Hiring world-famous coaches can help but home advantage can be even more valuable with 52 percent of 2022 qualifiers played so far in Asia having been won by home teams, compared to a 35 percent ratio for away teams. Basically, teams have a 50 percent higher chance of winning if they are at home.
It comes as no surprise then that the IFA has been working hard behind the scenes to be granted permission to play qualifiers at home. It arranged friendly games in Basra against Kuwait, Uzbekistan and Tajikistan earlier this year but what Iraq really want are World Cup qualifiers at home.
The request was denied and earlier in August, FIFA wrote to Iraq after working with an independent risk assessment agency. The assessments, it said, “have brought to light a very high-risk alert situation in Iraq at the moment…. For the time being, it will not be possible for Iraq to host its September home match of the third qualifying round in Iraq.” FIFA also warned Iraq to provisionally plan to host three more games in October and November abroad.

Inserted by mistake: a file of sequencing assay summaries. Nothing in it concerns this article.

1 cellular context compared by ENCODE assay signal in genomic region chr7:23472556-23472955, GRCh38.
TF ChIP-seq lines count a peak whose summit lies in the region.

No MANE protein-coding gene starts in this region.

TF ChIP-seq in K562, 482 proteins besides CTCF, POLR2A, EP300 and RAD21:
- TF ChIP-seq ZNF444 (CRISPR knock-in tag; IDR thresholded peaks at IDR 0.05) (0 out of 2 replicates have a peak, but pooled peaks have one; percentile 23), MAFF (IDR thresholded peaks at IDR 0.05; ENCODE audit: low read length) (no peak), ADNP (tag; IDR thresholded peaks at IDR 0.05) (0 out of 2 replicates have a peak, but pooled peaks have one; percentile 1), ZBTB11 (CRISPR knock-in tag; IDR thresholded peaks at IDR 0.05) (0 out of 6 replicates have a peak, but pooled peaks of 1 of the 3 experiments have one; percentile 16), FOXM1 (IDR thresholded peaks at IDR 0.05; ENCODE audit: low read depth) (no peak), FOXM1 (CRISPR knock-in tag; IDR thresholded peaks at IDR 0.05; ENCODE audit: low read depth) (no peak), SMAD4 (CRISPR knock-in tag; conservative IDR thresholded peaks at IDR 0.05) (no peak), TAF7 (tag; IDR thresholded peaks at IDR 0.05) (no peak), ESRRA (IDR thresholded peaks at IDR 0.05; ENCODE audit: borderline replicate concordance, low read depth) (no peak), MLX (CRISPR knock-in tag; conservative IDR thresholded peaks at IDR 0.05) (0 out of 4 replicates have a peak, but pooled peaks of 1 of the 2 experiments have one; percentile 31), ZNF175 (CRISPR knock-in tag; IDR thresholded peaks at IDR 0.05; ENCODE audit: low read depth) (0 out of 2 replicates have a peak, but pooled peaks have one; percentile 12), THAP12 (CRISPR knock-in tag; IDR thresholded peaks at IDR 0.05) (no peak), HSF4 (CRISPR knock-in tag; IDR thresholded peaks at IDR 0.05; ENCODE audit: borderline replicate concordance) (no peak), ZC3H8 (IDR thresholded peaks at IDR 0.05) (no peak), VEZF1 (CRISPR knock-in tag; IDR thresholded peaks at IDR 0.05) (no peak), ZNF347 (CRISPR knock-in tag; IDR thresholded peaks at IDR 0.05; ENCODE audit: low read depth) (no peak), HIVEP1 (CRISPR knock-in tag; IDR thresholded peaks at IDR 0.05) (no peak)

Iraqi journalist Hassanin Mubarak was not alone in being disappointed. “I do think Iraq should be able to host home games, the situation in Iraq isn’t perfect by any means, though you can say this for many other countries around the world but they continue to be allowed to play matches at home by FIFA,” Mubarak told The New Arab. “The Iraqi League has played this season without any issues and Iraq hosted three friendlies in the city of Basra with no problems.”
It is not just Iraq. Syria, which has never made it to the World Cup, has also been unable to play at home since the country plunged into war in 2011. Even with playing qualifiers in Qatar, Jordan and Malaysia, the team almost qualified for Russia 2018 by finishing in third place and narrowly losing to Australia in a two-legged play-off. In normal circumstances, playing in Damascus and being roared on by a capacity crowd could have made the difference between losing and winning.
"Nobody welcomes the global pandemic but it may well level the playing field somewhat"